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PIAS1 knockdown induces lung injury in vivo

To further confirm whether HECTD2 induces an inflammatory response through PIAS1 in vivo, mice were first infected with lentivirus encoding control shRNA or PIAS1 shRNA and then challenged with LPS (intratracheally, 3 mg/kg). Both LPS and PIAS1 knockdown significantly increased lavage protein concentrations, lavage cell counts, lavage cytokines, and cell infiltrates (Fig. 5, A, B, and D to G). Further, PIAS1 knockdown significantly exacerbated lavage cell counts, TNF levels, and cell infiltrates induced by LPS (Fig. 5, B, D, and G) without affecting lavage protein, IL-1, or IL-6 levels compared to the control shRNA (Fig. 5, A, E, and F). We also showed that innate murine lungs have very low levels of HECTD2, which increase significantly upon LPS stimulation (Fig. 5C). Both LPS and lentivirus encoding PIAS1 shRNA effectively reduce PIAS1 protein levels (Fig. 5C). Collectively, this experiment suggested that PIAS1 is an important suppressor of inflammation in the lung, and HECTD2 induces an inflammatory response in the lung partially through PIAS1.

Fig. 5. PIAS1 knockdown induces lung injury in vivo.

C57BL/6J mice were infected intratracheally with Lenti-control shRNA or Lenti-PIAS1 shRNA (107 PFU per mouse) for 144 hours, and mice were inoculated with LPS (intratracheally, 3 mg/kg) for 18 hours. Mice were euthanized, and lungs were lavaged with saline, harvested, and then homogenized. (A to C) Lavage protein, cell count, and lung protein immunoblots were measured. (D to F) Lavage cytokine secretion was measured. (G) H&E staining was performed on lung samples from (A). Scale bar, 100 μm; original magnification, ×10 (Student’s t test on means ± SEM). (A to G) n = 5 to 7 mice per group. Source data in fig. S13 and table S5.

HECTD2 knockdown ameliorates Pseudomonas-induced lung injury in vivo

To further confirm the role of HECTD2 in pneumonia and evaluate whether HECTD2 is required in lung inflammation, we pursued in vivo knockdown studies. Mice were first infected with lentivirus encoding control shRNA or HECTD2 shRNA and then challenged with PA103. HECTD2 knockdown significantly decreased lavage protein concentrations, lavage cell counts, and cell infiltrates without affecting bacterial load (Fig. 6, A to C and H). Further, HECTD2 knockdown significantly decreased lavage cytokine levels in PA103-infected mice (Fig. 6, D to F), and these mice had improved survival (Fig. 6G). Last, lentivirus encoding HECTD2 shRNA effectively reduced HECTD2 protein level against PA103 infection, leading to an increase in PIAS1 protein level in the lung (Fig. 6I). Collectively, the above studies suggest for the first time that HECTD2 plays an integral role in mediating cytokine-driven inflammation via the PIAS1-cytokine axis and may serve as a potential pharmaceutical target.

Fig. 6. HECTD2 knockdown ameliorates Pseudomonas-induced lung injury in vivo.

C57BL/6J mice were infected intratracheally with Lenti-control shRNA or Lenti-HECTD2 shRNA (107 PFU per mouse) for 144 hours, and mice were inoculated with PA103 [104 colony-forming units (CFU) per mouse] for 18 hours. Mice were euthanized, and lungs were lavaged with saline, harvested, and then homogenized. (A to C) Lavage protein, cell count, and bacteria count were measured. (D to F) Lavage cytokine secretion was measured. (G) Survival studies of mice that were administered PA103 (intratracheally, 105 PFU per mouse, n = 8 mice per group) were determined (time, hours). Mice were carefully monitored over time; moribund, preterminal animals were immediately euthanized and recorded as deceased. Kaplan-Meier survival curves were generated using SPSS software (P = 0.001). (H) H&E staining was performed on lung samples from (A). (I) PIAS1, HECTD2, and actin immunoblots from homogenized lung samples. Scale bar, 100 μm; original magnification, ×10. Data are average of two experiments (Student’s t test on means ± SEM). (A to G) n = 6 to 9 mice per group. NS, not significant. Source data in fig. S13 and table S6.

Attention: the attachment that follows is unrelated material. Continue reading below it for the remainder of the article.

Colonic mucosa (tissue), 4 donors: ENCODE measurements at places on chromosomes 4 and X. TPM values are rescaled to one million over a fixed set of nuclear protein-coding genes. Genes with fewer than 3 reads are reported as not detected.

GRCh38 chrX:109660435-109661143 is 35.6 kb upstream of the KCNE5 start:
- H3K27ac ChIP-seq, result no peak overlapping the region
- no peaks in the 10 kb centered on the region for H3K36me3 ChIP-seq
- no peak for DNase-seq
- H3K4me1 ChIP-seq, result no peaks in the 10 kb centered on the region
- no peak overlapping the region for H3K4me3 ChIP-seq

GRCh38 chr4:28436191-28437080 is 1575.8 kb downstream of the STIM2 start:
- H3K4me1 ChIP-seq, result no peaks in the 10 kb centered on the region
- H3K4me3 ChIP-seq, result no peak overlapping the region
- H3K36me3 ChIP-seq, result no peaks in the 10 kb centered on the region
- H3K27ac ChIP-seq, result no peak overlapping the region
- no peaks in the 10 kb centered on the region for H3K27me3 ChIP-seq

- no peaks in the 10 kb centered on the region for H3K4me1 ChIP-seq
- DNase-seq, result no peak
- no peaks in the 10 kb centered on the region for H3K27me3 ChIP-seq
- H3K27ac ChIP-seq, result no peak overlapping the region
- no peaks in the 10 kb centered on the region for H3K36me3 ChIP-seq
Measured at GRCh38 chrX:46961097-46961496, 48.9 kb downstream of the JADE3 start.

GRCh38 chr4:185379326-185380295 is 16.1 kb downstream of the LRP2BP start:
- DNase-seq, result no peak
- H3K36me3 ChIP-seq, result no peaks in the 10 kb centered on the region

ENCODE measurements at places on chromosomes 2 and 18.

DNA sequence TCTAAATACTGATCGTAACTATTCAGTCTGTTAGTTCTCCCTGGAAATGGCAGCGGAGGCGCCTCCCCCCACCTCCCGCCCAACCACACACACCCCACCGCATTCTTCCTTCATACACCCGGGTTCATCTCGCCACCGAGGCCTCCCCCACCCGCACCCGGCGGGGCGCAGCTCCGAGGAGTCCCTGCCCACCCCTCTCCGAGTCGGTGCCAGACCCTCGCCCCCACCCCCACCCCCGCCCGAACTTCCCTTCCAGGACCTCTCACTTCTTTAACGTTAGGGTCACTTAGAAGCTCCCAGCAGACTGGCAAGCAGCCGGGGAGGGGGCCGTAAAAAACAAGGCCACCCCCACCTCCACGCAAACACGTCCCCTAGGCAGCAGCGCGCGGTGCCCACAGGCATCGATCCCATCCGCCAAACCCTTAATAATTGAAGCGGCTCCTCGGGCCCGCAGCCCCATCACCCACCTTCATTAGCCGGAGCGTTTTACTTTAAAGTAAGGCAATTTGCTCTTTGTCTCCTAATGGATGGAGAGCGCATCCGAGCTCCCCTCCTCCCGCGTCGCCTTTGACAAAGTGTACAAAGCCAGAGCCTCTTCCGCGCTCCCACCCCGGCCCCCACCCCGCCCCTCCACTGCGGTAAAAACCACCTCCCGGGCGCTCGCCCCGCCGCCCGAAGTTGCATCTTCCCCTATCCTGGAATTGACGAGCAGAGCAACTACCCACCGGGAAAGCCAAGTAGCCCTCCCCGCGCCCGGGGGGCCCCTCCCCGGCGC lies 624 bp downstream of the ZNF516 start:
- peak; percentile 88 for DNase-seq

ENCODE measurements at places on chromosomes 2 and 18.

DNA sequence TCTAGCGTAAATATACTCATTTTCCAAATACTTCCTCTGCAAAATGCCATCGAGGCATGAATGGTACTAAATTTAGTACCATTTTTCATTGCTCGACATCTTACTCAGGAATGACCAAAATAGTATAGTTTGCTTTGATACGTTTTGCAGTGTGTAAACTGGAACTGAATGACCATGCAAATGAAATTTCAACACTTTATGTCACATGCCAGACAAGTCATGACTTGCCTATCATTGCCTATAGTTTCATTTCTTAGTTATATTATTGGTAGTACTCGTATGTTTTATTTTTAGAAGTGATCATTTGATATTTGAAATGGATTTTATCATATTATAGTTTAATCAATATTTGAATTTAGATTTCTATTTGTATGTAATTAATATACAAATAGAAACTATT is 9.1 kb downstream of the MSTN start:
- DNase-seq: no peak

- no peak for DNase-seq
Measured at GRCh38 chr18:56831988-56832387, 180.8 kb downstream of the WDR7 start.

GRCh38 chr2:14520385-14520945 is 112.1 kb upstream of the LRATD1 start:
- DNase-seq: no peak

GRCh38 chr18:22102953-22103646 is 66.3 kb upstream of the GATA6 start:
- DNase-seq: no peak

A small-molecule inhibitor of HECTD2 exhibits anti-inflammatory activity

HECTD2 harbors a conserved HECT domain within its C terminus (11, 26). Because the HECT domain carries out the E3 ligase activity of transferring ubiquitin to the substrate (11, 26), we hypothesized that small-molecule inhibition of the HECT domain would disrupt HECTD2 targeting its substrate, PIAS1. We first constructed a homology model using the NEDD4 HECT domain (27, 28) (2XBF.pdb) (Fig. 7A). Using molecular docking analysis and score-ranking operations on the predicted HECTD2-HECT domain three-dimensional structure model, we assessed potential ligands that might fit the HECT domain cavities (Fig. 7B). Through the LibDock program from Discovery Studio 3.5, we were able to screen the potential ligands for the HECTD2-HECT domain. G723, K470, and T526 residues within the HECT domain are important for interacting with inhibitors (fig. S8A). We were able to test one of the selected compounds, termed BC-1382, in an in vitro binding assay (Fig. 7C). The result suggested that BC-1382 is a potent inhibitor of HECTD2 with IC50 (median inhibitory concentration) ≈ 5 nM toward disrupting the HECTD2/PIAS1 interaction. BC-1382 drastically increased PIAS1 protein level in a nonstimulus condition with IC50 ≈100 nM (fig. S8B). PIAS3, PIAS4, and HECTD2 protein levels appeared to be unchanged. BC-1382 did not alter mRNA levels of PIAS1, PIAS4, or HECTD2 (fig. S8C). BC-1382 also improved PIAS1 protein stability by increasing its t1/2 (fig. S8D). BC-1382 suppressed LPS-induced PIAS1 degradation and restored PIAS1 protein levels at 800 nM (fig. S8E). Last, BC-1382 was able to suppress LPS-induced proinflammatory cytokines released by human peripheral blood mononuclear cells (PBMCs) (fig. S8F). To assess the in vivo anti-inflammatory activity of BC-1382, we tested it using P. aeruginosa– and LPS-induced pneumonia models. Briefly, C57BL/6J mice were challenged intratracheally with PA103 (104 CFU per mouse) or LPS (3 mg/kg). BC-1382 was given through intraperitoneal injection (10 mg/kg) at the same time. Eighteen hours later, mice were euthanized, and lungs were lavaged with saline. BC-1382 did not appear to affect BAL bacteria (Fig. 7D). However, it significantly decreased lavage protein concentrations, lavage cell counts, and cell infiltrates in both PA103-stimulated (Fig. 7, E, F, and H) and LPS-stimulated (fig. S9, A, B, and D) mice. Further, BC-1382 significantly decreased lavage cytokine levels in both models (Fig. 7G and fig. S9C). Last, PA103 very effectively increased HECTD2 protein level and decreased PIAS1 in the lung. However, PIAS1 protein level is preserved by BC-1382 (Fig. 7I). Hence, small-molecule targeting of the HECTD2-PIAS1 pathway reduces the severity of cytokine-driven lung inflammation (Fig. 8).